As drones become more and more commonplace, some authorities have taken to employing their own counter-UAS measures.
Take, for example, the Miami Police, who were recently in the news for hiring a private company to jam signals in order to keep drones from flying at the Ultra music festival.
The reason the Miami Police story is newsworthy is because the jamming was probably done in violation of federal law. In general, the FAA has “exclusive authority to regulate aviation safety,” and therefore any state or local authority interfering with an aircraft without FAA permission is probably violating federal law.
To their credit, the Miami Police didn’t seem to know that what they were doing was against federal law, and shut the jamming down as soon as they found out.
Which points to the larger issue. As drones become a regular presence in the skies local and state authorities want to do something about them, but usually don’t have any idea what they actually can do, if anything.
Related to this, local law enforcement can often be unaware of federal laws concerning drones, and may stop a commercially certified drone pilot from performing an operation that is completely legal simply because they don’t know the law.
To make matters worse, state and local drone laws in the U.S. often directly contradict federal drone laws as outlined by the FAA’s Part 107 rules, with bans on flying in certain locations or in certain manners that are completely FAA-compliant—in other words, completely legal.
In a statement issued last summer, the FAA put this contradiction in very clear terms:
Cities and municipalities are not permitted to have their own rules or regulations governing the operation of aircraft.
– The FAA
Nonetheless, there are still dozens of laws on the books in U.S. cities and municipalities concerning how and where drones can fly, not to mention state laws that contradict federal law.
The FAA’s Statement to Airports Concerning Counter-UAS
Apparently airports are also taking their own counter-UAS steps, or at least there is enough concern that they might for the FAA to issue a statement telling them not to do so.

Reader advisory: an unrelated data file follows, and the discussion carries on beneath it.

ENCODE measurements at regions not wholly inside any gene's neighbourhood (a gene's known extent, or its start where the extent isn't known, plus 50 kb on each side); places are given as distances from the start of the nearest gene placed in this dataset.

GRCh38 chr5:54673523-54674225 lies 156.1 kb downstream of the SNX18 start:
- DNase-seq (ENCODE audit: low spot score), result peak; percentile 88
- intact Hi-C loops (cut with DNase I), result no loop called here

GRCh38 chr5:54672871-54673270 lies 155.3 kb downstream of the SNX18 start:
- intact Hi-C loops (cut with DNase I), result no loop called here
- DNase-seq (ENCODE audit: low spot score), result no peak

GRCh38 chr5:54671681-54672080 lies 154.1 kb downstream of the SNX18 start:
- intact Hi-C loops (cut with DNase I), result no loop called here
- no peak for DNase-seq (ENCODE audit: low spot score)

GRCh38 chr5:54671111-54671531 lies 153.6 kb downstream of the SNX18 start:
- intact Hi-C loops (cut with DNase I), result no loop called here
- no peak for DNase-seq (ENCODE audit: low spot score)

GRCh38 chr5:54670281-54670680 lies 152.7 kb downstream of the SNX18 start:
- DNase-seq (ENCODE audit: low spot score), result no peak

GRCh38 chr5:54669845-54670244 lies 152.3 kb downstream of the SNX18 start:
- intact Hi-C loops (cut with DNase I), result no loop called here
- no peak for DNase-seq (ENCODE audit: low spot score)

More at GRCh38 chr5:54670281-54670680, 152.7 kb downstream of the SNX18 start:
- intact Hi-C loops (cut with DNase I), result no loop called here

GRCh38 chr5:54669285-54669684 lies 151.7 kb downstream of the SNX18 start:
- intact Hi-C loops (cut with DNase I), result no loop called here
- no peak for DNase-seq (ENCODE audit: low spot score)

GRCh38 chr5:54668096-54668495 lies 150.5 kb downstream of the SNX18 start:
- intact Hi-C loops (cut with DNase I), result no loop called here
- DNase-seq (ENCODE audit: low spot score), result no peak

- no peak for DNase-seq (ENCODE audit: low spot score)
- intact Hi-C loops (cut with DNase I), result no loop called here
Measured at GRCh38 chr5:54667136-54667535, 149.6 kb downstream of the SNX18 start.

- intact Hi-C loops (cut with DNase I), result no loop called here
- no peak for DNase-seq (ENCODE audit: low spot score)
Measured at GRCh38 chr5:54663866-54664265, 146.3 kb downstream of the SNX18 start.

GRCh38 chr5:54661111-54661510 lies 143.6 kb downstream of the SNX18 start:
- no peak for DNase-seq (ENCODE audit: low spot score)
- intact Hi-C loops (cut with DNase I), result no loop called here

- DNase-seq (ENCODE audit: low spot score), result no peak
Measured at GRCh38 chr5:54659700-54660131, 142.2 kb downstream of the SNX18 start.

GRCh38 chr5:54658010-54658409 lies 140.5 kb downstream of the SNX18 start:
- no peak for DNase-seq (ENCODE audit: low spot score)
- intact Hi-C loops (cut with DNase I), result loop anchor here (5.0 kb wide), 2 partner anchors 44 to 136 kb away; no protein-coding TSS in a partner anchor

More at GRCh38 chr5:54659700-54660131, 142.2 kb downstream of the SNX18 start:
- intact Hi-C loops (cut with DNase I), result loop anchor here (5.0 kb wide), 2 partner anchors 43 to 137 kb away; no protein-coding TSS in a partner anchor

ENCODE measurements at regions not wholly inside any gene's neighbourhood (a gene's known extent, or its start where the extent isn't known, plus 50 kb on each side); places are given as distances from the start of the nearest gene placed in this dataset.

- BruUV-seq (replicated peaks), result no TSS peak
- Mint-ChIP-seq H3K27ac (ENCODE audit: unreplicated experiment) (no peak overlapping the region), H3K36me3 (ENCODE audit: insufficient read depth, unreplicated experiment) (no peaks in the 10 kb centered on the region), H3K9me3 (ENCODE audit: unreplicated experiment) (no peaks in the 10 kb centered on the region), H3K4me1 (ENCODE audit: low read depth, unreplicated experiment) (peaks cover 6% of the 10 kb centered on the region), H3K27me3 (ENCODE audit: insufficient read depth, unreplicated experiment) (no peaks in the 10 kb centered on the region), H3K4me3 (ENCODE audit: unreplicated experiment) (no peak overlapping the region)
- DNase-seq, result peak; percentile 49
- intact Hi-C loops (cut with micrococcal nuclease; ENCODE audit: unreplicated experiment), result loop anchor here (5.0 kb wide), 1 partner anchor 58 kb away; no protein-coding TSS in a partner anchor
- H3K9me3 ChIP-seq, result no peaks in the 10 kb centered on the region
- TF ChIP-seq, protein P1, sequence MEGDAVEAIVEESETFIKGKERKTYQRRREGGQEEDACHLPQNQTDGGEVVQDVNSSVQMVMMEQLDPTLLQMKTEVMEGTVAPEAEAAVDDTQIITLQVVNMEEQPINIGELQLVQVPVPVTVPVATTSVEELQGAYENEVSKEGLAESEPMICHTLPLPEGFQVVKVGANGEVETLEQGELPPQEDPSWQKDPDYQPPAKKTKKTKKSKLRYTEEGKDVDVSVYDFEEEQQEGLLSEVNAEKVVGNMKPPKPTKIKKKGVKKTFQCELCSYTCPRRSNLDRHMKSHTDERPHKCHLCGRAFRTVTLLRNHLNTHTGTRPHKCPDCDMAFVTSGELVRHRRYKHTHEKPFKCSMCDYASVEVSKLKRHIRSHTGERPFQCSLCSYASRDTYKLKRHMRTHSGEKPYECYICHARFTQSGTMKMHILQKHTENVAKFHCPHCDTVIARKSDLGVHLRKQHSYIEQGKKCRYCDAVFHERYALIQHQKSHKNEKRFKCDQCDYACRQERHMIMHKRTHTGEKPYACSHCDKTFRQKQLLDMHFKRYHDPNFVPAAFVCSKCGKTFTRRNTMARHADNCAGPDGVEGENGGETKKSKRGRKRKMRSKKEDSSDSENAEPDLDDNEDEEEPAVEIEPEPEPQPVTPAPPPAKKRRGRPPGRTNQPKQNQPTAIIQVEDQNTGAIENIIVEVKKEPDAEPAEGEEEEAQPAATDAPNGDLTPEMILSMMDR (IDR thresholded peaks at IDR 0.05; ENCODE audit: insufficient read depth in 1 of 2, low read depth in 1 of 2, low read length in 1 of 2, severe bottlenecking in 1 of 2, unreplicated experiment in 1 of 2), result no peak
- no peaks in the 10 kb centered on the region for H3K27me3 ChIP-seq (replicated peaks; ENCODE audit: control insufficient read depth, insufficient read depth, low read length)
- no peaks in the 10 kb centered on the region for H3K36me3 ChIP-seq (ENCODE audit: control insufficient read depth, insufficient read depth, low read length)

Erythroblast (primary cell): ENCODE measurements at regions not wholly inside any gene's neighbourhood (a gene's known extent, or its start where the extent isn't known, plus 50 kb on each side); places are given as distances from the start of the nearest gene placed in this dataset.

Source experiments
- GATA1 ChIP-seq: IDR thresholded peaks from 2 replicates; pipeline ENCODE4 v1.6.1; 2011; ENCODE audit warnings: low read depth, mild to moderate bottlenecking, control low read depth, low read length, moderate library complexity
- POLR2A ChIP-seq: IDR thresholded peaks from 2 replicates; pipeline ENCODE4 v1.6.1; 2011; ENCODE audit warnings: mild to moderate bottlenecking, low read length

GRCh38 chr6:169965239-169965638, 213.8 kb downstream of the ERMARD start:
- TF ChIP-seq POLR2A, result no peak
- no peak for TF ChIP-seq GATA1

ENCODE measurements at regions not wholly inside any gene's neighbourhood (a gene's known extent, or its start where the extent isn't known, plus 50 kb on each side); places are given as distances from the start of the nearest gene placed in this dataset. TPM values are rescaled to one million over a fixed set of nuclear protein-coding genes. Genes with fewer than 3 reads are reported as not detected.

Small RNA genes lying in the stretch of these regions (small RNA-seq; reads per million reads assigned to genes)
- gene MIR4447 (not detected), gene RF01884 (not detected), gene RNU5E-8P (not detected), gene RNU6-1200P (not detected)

The statement is brief, and reminds airport operators that the FAA is available to partner with them as they consider installing UAS detection systems, or even if they have already installed such systems.
The major concern expressed in the statement is that non-federal counter-UAS technologies employed at airports—that is, any counter-UAS technology selected and employed without the FAA’s involvement—could pose a serious risk to the navigation of manned aircraft in the area.
The FAA does not support the use of counter-UAS systems by any entities other than federal departments with explicit statutory authority to use this technology, including requirements for extensive coordination with the FAA to ensure safety risks are mitigated.
– The FAA
Airport operators who install or modify their systems or structures with counter-UAS without FAA review are not only endangering manned flights, but potentially breaking the law, since 14 CFR Part 77 requires that all such changes must be reviewed by the FAA.
An Ongoing Issue
This isn’t the first time the FAA has told airports not to use counter-UAS without their review.
On July 19, 2018 the FAA issued a letter to all airport operators reminding them not to take their own counter-UAS measures.
Not surprisingly, this letter was sent one day before the statement concerning federal and local laws that we linked to above was issued, in which the FAA explicitly told cities and municipalities that they could not create their own laws concerning the operation of drones or any other aircraft while in the air (although they can regulate aircraft landing sites, since they relate to zoning and land use).
All of this being said, we don’t expect last week’s statement to airports to be the last word from the FAA reminding people that counter-UAS decisions need to go through them, and the Miami Police probably won’t be the last local authority taking drone-related matters into their own hands, either in ignorance or defiance of federal law.
One thing to be hopeful about right now is the UAS Integration Pilot Program (UAS IPP), the federal program created to allow state and local authorities to test drone operations generally prohibited by the Part 107 rules.
We’ve already seen several waivers issued as a result of these tests, and we can only hope that the program, in addition to normalizing BVLOS and other prohibited operations, may also help bridge the gap between federal and local law.
How do you think things will shake out with federal and local drone laws over the next few years? Chime in on this thread in the UAV Coach community forum to share your thoughts and opinions.
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